So, what is new about the ‘new paradigm’ of feedback? The idea that students need to do something with feedback for it to be meaningful – the idea that feedback is a process – is not new. What is new is that we can do something about it. In the last century there was advice available about how to improve students’ engagement with feedback, but was a fairly niche concern. It is only more recently that there has been a substantive focus on how students can be helped to make sense of feedback information and use it to improve.
The idea that students need to do something with feedback for it to be meaningful – the idea that feedback is a process – is not new. What is new is that we can do something about it … It is only more recently that there has been a substantive focus on how students can be helped to make sense of feedback information and use it to improve.
At this point, one might wonder why any of this matters, beyond purely historical interest or adjudicating the value of contemporary feedback research. I think it is important because it tells us something about the kinds of feedback enhancements that will be a hard sell, and where we will be pushing at an open door. Given the longstanding concern about students’ use of feedback, contemporary guidance that is about encouraging students to do something with the feedback they receive is going to be fairly welcome. As Dylan Wiliam (2015) says, “feedback should be more work for the recipient than the donor”. There is nothing cutting-edge about the idea that unused feedback is a colossal waste of time.
On the other hand, some of the modern ideas about how exactly we can improve students’ engagement with feedback – aside from the fantastical notion that it is something we can actually influence – might feel like bigger departures from traditional ways of doing feedback. Sharing our own personal challenges with feedback (Gravett et al., 2020 – unintelligible journal referee comments anyone?) – or getting students to generate ‘internal feedback’ (Nicol 2021); encouraging people to use specific approaches like these will take some effort. While there has been guidance along broadly those lines for decades, there is no evidence that it was a big part of how feedback was understood, either by academic staff or by the people giving them advice. However, I think it is helpful to know that the fundamental concern – is the feedback I am providing making the slightest difference? – is not particularly contemporary. Any ideas that offer hope that we are not wasting our time should find a way to a sympathetic hearing, however traditional our view of feedback might be.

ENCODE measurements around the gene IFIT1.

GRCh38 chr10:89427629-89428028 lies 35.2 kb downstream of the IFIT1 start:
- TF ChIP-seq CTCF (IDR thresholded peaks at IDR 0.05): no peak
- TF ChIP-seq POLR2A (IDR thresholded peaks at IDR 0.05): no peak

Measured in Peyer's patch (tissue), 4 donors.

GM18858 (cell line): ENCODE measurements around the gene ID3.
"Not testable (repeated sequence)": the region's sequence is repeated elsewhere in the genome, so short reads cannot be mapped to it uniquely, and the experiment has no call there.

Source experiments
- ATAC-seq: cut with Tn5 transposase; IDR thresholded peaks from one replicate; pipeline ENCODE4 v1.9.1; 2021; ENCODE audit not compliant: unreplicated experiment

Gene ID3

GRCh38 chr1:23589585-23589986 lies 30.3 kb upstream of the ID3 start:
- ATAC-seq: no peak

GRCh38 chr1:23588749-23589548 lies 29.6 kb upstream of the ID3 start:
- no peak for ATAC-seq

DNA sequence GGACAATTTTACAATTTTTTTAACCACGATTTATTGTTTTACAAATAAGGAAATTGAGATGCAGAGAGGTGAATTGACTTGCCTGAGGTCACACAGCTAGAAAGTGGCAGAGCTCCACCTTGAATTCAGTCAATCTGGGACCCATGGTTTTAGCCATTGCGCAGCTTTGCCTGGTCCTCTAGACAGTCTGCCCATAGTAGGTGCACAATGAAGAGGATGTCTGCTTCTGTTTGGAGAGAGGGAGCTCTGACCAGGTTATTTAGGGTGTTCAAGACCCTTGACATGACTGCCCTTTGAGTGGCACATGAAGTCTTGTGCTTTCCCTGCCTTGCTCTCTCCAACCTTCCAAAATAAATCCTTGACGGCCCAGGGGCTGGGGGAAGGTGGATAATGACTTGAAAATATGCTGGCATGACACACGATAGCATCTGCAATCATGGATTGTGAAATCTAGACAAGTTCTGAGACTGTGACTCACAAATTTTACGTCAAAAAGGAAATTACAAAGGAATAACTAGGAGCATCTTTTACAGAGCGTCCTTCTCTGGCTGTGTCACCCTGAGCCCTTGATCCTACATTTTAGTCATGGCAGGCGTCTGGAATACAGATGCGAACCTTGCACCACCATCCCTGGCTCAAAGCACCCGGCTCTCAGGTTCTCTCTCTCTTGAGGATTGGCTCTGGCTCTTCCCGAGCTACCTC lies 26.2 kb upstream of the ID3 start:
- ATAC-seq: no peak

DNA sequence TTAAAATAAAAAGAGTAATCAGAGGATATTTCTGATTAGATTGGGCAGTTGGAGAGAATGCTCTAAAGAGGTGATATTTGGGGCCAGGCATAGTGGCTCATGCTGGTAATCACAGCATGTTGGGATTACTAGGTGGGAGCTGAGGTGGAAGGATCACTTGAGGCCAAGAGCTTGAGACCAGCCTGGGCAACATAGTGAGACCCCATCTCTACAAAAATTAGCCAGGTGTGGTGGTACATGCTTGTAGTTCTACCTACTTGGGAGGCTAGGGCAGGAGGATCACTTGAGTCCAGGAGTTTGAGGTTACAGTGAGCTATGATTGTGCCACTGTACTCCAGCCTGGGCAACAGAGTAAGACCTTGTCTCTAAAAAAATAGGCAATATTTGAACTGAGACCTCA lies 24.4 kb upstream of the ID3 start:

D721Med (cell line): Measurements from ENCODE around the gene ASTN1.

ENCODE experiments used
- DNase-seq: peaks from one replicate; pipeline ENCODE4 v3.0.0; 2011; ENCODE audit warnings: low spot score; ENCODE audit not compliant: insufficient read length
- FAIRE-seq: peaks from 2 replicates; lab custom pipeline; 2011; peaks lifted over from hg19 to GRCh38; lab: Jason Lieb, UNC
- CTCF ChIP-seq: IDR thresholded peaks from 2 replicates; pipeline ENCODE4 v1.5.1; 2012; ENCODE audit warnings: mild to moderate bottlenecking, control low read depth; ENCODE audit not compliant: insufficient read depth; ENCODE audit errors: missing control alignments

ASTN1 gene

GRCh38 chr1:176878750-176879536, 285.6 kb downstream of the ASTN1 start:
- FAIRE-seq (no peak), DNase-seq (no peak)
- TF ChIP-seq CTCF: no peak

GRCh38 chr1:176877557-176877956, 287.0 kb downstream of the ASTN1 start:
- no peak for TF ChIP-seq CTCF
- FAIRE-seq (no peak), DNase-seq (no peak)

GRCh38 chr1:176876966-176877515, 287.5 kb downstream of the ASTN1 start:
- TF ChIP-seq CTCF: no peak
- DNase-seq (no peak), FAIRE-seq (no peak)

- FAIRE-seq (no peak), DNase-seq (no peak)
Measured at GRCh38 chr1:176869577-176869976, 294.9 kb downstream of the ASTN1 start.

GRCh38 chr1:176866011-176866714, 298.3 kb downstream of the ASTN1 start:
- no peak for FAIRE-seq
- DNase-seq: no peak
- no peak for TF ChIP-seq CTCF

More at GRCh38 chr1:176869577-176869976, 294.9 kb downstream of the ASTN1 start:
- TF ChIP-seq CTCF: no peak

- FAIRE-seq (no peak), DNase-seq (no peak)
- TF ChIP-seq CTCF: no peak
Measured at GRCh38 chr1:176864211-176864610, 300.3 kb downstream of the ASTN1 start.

Barr, R. and Tagg, J. (1995) ‘From teaching to learning: A new paradigm for undergraduate education’, Change: The Magazine of Higher Learning, 27(6), pp. 13-26. https://doi.org/10.1080/00091383.1995.10544672
Beard, R. and Hartley, J. (1984) Teaching and learning in higher education. 4th edn. Harper & Row
Brown, S., Race, P. and Smith, B. (1996) 500 tips on assessment. Kogan Page
Buckley, A. (2021) ‘Crisis? What crisis? Interpreting student feedback on assessment’, Assessment & Evaluation in Higher Education, 46(7), pp. 1008-1019. https://doi.org/10.1080/02602938.2020.1846015
Carless, D. (2015) Excellence in university assessment. Routledge
Carless, D. and Boud, D. (2018) ‘The development of student feedback literacy: Enabling uptake of feedback’, Assessment & Evaluation in Higher Education, 43(8), pp. 1315-1325. https://doi.org/10.1080/02602938.2018.1463354
Gibbs, G., Habeshaw, S. and Habeshaw, T. (1986) 53 interesting ways to assess your students. 2nd edn. Harper & Row.
Gravett, K., Kinchin, I.M., Winstone, N.E., Balloo, K., Heron, M., Hosein, A., Lygo-Baker, S. and Medland, E. (2020) ‘The development of academics’ feedback literacy: Experiences of learning from critical feedback via scholarly peer review’, Assessment & Evaluation in Higher Education, 45(5), pp. 651-665. https://doi.org/10.1080/02602938.2019.1686749
McKeachie, W. (1969) Teaching tips: A guidebook for the beginning college teacher. 6th edn. D.C. Heath & Company
Nicol, D. (2021) ‘The power of internal feedback: exploiting natural comparison processes’, Assessment & Evaluation in Higher Education, 46(5), pp. 756-778. https://doi.org/10.1080/02602938.2020.1823314
The Open University (1988) Open teaching. Open University
Ramsden, P. (1992) Learning to teach in higher education. Routledge Falmer
Rowntree, D. (1977) Assessing students: How shall we know them? Kogan PageWiliam, D. (2015) Feedback for Learning: Make Time to Save Time. Available at: https://www.dylanwiliamcenter.com/2015/01/06/feedback-for-learning-make-time-to-save-time/ (Accessed 24 June 2022)